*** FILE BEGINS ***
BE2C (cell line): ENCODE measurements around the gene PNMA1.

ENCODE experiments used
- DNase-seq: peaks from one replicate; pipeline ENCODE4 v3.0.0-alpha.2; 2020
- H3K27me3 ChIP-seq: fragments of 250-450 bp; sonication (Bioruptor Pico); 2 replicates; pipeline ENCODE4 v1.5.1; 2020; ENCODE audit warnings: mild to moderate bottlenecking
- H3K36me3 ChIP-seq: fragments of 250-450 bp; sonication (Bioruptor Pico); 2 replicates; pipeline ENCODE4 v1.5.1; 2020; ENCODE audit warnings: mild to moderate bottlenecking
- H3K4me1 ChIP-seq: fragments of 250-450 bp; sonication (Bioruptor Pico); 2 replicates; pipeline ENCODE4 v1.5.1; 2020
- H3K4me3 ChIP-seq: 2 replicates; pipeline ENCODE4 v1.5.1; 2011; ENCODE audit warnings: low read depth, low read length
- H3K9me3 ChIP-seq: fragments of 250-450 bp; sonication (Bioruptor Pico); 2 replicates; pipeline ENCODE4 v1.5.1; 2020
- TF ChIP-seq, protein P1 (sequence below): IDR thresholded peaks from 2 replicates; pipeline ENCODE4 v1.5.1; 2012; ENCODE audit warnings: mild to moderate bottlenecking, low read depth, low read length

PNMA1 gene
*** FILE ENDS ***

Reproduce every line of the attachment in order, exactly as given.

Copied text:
BE2C (cell line): ENCODE measurements around the gene PNMA1.

ENCODE experiments used
- DNase-seq: peaks from one replicate; pipeline ENCODE4 v3.0.0-alpha.2; 2020
- H3K27me3 ChIP-seq: fragments of 250-450 bp; sonication (Bioruptor Pico); 2 replicates; pipeline ENCODE4 v1.5.1; 2020; ENCODE audit warnings: mild to moderate bottlenecking
- H3K36me3 ChIP-seq: fragments of 250-450 bp; sonication (Bioruptor Pico); 2 replicates; pipeline ENCODE4 v1.5.1; 2020; ENCODE audit warnings: mild to moderate bottlenecking
- H3K4me1 ChIP-seq: fragments of 250-450 bp; sonication (Bioruptor Pico); 2 replicates; pipeline ENCODE4 v1.5.1; 2020
- H3K4me3 ChIP-seq: 2 replicates; pipeline ENCODE4 v1.5.1; 2011; ENCODE audit warnings: low read depth, low read length
- H3K9me3 ChIP-seq: fragments of 250-450 bp; sonication (Bioruptor Pico); 2 replicates; pipeline ENCODE4 v1.5.1; 2020
- TF ChIP-seq, protein P1 (sequence below): IDR thresholded peaks from 2 replicates; pipeline ENCODE4 v1.5.1; 2012; ENCODE audit warnings: mild to moderate bottlenecking, low read depth, low read length

PNMA1 gene